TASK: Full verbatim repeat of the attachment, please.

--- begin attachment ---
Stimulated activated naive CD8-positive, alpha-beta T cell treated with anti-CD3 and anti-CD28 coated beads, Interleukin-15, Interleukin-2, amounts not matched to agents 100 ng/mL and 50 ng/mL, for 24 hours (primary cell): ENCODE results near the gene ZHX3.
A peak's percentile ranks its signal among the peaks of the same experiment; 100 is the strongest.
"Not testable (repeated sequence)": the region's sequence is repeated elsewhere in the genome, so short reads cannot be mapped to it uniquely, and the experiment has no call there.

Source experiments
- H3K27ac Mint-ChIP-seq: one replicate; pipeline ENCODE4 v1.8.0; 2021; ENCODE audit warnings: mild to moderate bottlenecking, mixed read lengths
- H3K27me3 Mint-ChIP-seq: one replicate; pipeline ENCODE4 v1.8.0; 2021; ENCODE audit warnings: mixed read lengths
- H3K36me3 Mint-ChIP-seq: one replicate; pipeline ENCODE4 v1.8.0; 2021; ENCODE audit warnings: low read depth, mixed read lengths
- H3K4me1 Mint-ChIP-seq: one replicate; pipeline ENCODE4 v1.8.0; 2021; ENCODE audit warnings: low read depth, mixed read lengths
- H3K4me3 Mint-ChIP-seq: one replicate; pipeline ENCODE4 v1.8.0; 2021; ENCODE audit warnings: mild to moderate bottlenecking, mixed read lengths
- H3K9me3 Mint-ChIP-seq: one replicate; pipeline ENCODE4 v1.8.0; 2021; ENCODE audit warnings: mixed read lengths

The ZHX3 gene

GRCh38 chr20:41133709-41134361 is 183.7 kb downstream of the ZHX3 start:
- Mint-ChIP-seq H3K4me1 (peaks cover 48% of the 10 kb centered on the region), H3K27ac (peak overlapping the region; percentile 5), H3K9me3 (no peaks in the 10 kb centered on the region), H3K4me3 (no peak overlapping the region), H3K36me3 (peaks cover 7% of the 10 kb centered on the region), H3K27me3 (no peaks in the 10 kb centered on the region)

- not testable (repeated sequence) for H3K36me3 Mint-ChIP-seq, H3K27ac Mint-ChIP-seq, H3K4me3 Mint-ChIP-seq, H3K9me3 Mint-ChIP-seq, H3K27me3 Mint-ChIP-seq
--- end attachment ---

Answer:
Stimulated activated naive CD8-positive, alpha-beta T cell treated with anti-CD3 and anti-CD28 coated beads, Interleukin-15, Interleukin-2, amounts not matched to agents 100 ng/mL and 50 ng/mL, for 24 hours (primary cell): ENCODE results near the gene ZHX3.
A peak's percentile ranks its signal among the peaks of the same experiment; 100 is the strongest.
"Not testable (repeated sequence)": the region's sequence is repeated elsewhere in the genome, so short reads cannot be mapped to it uniquely, and the experiment has no call there.

Source experiments
- H3K27ac Mint-ChIP-seq: one replicate; pipeline ENCODE4 v1.8.0; 2021; ENCODE audit warnings: mild to moderate bottlenecking, mixed read lengths
- H3K27me3 Mint-ChIP-seq: one replicate; pipeline ENCODE4 v1.8.0; 2021; ENCODE audit warnings: mixed read lengths
- H3K36me3 Mint-ChIP-seq: one replicate; pipeline ENCODE4 v1.8.0; 2021; ENCODE audit warnings: low read depth, mixed read lengths
- H3K4me1 Mint-ChIP-seq: one replicate; pipeline ENCODE4 v1.8.0; 2021; ENCODE audit warnings: low read depth, mixed read lengths
- H3K4me3 Mint-ChIP-seq: one replicate; pipeline ENCODE4 v1.8.0; 2021; ENCODE audit warnings: mild to moderate bottlenecking, mixed read lengths
- H3K9me3 Mint-ChIP-seq: one replicate; pipeline ENCODE4 v1.8.0; 2021; ENCODE audit warnings: mixed read lengths

The ZHX3 gene

GRCh38 chr20:41133709-41134361 is 183.7 kb downstream of the ZHX3 start:
- Mint-ChIP-seq H3K4me1 (peaks cover 48% of the 10 kb centered on the region), H3K27ac (peak overlapping the region; percentile 5), H3K9me3 (no peaks in the 10 kb centered on the region), H3K4me3 (no peak overlapping the region), H3K36me3 (peaks cover 7% of the 10 kb centered on the region), H3K27me3 (no peaks in the 10 kb centered on the region)

- not testable (repeated sequence) for H3K36me3 Mint-ChIP-seq, H3K27ac Mint-ChIP-seq, H3K4me3 Mint-ChIP-seq, H3K9me3 Mint-ChIP-seq, H3K27me3 Mint-ChIP-seq